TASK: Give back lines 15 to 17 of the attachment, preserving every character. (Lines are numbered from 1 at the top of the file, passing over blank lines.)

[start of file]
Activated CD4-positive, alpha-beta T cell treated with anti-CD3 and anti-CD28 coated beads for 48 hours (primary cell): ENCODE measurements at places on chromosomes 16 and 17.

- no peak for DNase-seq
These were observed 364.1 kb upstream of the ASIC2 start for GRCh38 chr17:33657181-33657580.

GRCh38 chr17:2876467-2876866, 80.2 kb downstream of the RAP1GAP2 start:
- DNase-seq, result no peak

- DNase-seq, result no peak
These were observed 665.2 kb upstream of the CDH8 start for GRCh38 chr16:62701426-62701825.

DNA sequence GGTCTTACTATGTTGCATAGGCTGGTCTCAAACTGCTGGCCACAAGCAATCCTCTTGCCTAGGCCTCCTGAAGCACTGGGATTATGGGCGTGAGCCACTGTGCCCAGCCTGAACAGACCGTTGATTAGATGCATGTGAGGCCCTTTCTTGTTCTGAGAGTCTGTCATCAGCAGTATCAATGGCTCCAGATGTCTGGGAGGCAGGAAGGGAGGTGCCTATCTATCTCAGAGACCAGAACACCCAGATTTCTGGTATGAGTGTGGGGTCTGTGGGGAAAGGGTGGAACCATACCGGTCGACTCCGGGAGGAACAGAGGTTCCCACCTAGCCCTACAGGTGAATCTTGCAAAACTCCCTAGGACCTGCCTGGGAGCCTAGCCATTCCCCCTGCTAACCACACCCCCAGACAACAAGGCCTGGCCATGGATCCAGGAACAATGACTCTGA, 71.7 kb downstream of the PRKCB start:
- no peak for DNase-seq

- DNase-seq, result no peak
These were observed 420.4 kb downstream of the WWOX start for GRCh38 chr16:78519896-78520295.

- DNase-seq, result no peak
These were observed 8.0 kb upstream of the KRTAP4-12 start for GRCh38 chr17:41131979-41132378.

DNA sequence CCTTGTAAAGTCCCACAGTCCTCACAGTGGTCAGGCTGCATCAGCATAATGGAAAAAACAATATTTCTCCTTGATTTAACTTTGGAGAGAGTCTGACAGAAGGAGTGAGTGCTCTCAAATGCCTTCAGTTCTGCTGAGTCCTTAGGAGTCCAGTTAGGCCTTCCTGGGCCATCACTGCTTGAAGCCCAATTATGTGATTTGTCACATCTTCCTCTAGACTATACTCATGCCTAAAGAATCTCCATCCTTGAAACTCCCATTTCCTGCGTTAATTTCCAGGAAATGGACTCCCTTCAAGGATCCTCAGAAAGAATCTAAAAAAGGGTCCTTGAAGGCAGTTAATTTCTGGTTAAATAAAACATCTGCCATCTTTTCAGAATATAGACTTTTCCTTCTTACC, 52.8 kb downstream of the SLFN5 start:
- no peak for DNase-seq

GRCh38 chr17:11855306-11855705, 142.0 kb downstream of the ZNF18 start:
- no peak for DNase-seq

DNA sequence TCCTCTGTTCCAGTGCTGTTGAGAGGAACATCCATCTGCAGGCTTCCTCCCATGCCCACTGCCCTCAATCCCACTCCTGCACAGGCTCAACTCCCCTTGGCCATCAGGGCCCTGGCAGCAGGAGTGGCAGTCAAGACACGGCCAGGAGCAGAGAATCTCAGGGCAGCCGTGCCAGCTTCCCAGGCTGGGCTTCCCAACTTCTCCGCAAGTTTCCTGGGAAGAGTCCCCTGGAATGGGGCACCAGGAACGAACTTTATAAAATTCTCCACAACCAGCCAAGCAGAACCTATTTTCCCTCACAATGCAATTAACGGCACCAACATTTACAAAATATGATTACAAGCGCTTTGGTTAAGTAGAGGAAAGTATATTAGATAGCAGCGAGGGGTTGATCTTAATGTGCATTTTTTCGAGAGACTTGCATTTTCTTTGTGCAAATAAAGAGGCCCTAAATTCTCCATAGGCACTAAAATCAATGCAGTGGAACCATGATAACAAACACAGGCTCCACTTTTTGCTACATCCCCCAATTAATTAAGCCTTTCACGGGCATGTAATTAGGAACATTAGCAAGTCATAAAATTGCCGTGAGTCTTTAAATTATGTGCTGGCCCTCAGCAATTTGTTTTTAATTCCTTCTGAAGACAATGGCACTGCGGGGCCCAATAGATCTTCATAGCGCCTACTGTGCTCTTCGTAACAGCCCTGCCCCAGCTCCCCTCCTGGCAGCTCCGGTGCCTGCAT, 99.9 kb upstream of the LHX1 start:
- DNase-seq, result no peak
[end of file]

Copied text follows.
- no peak for DNase-seq

GRCh38 chr17:11855306-11855705, 142.0 kb downstream of the ZNF18 start:
- no peak for DNase-seq